Four more gems to be posted this weekend.
Monday, August 07, 2006
As I type this I am sitting in a hotel room in Denver. I arrived at the hotel late Sunday, actually just after 12:30 local time. By the time I got something to eat from room service and got settled it was close to 2. A 6:45 wake up call got me to my 7:30 meeting. What am I doing in Denver? Along with three others I am visiting various community and arts centers in this area of Denver with a design team that we are looking at using for a Corps building in Tidewater. Tomorrow there are three more centers to visit before heading home (arrive home around 1:30 AM Wed). Wednesday and Thursday will be sent on the road visiting three Corps which are 3.5 to 4 hours from home. I think I will be making Friday a shorter day.
Here are some pics of what we are looking at including in our new facility in Tidewater.
Friday, August 04, 2006
After the service Jim and Carolyn were talking about the days when they were serving on Pendel’s summer Gospel team. Evie looks back upon her association with Jim and Carolyn with great fondness as they are among the gems the Lord has brought into her life. Having to come to know them over the years, I have come to value them as well. It will be some time before we will see them again as Jim and Carolyn are now in Australia.
As many of those who know me can attest, I enjoy wrestling with the human struggle and conflict for spiritual and personal fulfillment as well as in the working out of theological and philosophical ideas in the space of life. Hence I have been fascinated with battles and human conflict. To that end, this past Monday Evie and I toured Gettysburg and its battlefields. As we toured the hallowed soil with all its monuments I recalled the stories of particular legacies left by men, many of whom gave the last full measure on the fields and hills of Gettysburg. While some soldiers knew at the onset that what was taking place on those fields was pivotal, most did not. The did their duty each day unaware that they were at a pivotal moment. None would have dreamed how their little parts determined the destiny and shape of a nation by the sweat, tears and blood they poured forth.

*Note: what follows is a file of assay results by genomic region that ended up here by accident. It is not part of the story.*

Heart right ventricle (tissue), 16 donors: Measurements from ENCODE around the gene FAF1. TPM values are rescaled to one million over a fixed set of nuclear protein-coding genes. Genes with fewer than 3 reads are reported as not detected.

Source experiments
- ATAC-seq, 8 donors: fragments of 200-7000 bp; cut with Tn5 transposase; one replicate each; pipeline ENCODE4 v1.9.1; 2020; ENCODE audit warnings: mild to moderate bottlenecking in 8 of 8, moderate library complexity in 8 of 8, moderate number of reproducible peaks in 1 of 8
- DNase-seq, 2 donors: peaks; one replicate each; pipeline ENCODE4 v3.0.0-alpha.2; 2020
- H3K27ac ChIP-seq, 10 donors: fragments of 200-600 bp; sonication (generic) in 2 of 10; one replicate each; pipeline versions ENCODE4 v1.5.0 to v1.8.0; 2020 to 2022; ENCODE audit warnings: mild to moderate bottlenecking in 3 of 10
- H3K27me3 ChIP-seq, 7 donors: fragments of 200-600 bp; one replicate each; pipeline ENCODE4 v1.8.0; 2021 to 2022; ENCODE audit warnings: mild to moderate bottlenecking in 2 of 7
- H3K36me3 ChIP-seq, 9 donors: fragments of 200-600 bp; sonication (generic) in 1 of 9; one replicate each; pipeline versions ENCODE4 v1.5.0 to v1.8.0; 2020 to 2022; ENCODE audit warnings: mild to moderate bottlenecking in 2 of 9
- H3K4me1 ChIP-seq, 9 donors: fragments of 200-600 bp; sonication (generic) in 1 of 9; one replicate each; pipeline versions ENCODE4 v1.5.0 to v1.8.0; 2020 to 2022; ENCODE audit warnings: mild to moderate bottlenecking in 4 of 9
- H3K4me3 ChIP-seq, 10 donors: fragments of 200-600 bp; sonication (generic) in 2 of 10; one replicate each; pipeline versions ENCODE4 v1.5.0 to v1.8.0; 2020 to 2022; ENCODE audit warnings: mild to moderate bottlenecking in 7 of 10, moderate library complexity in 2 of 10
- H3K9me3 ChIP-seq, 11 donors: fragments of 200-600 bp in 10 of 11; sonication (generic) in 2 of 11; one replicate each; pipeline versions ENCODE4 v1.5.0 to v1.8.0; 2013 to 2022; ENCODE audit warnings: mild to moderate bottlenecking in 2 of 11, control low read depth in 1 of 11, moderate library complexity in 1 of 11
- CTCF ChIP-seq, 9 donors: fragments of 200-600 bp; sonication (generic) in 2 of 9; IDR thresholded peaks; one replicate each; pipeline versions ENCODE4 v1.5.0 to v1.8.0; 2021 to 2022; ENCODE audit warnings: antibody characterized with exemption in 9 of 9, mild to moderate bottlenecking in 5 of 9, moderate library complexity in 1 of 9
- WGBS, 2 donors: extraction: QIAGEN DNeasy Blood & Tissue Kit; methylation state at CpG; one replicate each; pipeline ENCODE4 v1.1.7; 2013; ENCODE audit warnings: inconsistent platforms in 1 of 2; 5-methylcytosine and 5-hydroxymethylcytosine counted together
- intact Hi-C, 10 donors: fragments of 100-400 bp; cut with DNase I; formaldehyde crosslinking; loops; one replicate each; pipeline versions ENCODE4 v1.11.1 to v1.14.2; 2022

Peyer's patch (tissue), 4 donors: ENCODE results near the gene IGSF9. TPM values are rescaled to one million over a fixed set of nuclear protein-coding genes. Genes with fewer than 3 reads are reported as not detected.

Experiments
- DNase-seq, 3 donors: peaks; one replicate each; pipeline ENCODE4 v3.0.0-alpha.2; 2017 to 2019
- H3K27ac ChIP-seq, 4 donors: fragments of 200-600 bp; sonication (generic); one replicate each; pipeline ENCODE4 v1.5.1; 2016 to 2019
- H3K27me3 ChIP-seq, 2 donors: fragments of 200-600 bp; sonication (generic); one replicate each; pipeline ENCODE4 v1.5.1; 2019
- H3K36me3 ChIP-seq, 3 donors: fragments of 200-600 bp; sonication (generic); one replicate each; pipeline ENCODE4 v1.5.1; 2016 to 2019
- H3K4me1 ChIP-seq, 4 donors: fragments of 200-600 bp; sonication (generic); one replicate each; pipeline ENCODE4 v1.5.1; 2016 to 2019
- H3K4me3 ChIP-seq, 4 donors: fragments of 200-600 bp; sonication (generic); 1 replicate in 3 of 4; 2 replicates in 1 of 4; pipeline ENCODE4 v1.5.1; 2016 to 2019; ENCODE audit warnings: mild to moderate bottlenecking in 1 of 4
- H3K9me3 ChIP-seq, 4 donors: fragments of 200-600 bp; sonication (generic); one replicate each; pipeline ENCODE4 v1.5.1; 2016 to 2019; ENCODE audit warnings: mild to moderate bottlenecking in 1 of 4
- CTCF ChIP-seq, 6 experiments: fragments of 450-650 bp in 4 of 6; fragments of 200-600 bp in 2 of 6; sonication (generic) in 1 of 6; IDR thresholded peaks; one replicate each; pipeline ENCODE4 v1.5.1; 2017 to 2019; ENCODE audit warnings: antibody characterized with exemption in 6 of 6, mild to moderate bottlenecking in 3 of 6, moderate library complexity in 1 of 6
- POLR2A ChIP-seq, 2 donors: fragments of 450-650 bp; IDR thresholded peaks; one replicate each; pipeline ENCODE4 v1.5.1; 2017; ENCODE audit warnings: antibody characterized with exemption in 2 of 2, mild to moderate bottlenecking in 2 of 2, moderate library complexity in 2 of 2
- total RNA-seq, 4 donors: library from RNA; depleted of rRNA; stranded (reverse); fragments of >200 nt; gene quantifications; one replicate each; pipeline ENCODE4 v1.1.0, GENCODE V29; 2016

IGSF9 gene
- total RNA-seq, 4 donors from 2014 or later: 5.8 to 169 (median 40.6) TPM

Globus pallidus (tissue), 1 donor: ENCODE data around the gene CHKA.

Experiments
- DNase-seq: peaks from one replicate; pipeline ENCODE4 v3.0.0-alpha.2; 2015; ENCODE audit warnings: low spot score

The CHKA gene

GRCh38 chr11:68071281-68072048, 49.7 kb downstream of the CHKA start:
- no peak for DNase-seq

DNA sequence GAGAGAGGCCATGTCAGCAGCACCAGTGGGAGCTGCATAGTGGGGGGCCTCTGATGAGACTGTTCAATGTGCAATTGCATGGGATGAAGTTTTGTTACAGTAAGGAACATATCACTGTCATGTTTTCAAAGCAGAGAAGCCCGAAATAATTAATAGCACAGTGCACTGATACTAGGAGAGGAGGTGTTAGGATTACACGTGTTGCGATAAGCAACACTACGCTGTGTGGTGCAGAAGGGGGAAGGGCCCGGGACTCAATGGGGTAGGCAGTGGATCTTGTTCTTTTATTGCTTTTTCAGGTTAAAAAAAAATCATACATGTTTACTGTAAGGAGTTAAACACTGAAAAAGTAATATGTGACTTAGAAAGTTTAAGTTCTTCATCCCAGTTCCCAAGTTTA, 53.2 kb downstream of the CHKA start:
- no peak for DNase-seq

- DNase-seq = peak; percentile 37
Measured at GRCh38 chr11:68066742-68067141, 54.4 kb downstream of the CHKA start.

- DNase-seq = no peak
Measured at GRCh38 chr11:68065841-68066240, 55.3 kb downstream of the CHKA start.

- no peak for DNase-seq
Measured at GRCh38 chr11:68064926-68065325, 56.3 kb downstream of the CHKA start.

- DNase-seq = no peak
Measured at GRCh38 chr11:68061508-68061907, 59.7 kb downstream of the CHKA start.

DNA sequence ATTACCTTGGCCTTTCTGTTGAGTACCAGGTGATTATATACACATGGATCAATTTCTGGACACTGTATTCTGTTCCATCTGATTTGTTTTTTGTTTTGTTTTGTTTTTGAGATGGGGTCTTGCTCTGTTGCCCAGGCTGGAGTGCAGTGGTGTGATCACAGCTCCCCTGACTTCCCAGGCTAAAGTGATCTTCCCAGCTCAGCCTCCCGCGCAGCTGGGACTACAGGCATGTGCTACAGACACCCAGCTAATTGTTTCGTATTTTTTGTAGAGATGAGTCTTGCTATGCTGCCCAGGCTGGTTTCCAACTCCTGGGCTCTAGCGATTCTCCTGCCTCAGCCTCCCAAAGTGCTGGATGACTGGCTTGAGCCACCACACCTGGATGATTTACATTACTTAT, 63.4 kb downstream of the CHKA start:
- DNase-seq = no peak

In my mind Sunday’s visit and walking the battle fields flowed as two independent streams into one river of thought and thereby become a single event. Seeing Jim, Carolyn and Evie interact as they talked about the days of yore reminded me that throughout our lives there are dozens of people who contribute immensely to our growth or who we recall with great fondness for a special reason. Sometimes the contribution is over months or years, but in some cases it could be a conversation or act that resounds throughout our lives as a clear majestic chord. Regrettably, we often do not to recognize their impact until years later when sober wisdom and divine hindsight have settled upon us. It is most unfortunate that such insights often come too late to say thank you.
On the tableau of my mind I started to pen a list the people who have been divine gems in my life. Once or twice a week over the coming weeks I am going to list these human gems on my blog. I will also give a brief explanation. Intentionally, I am not going to be able to include all gems in my life. Evie as my life partner has been the dominant gem of these last twenty-eight years. Parents, grandparents, siblings or my children are also gems and I am excluding because I wish to look beyond my immediate family. So over the next few weeks and mingled with my blogs I will be listing individuals who shaped my thinking in at a significant point or who I recall with great affection. The list is not intended to be exhaustive, nor should it be viewed so. I am also intentionally not listing anyone who I have come to know in the last five years as their impact will only become clearer as time progresses.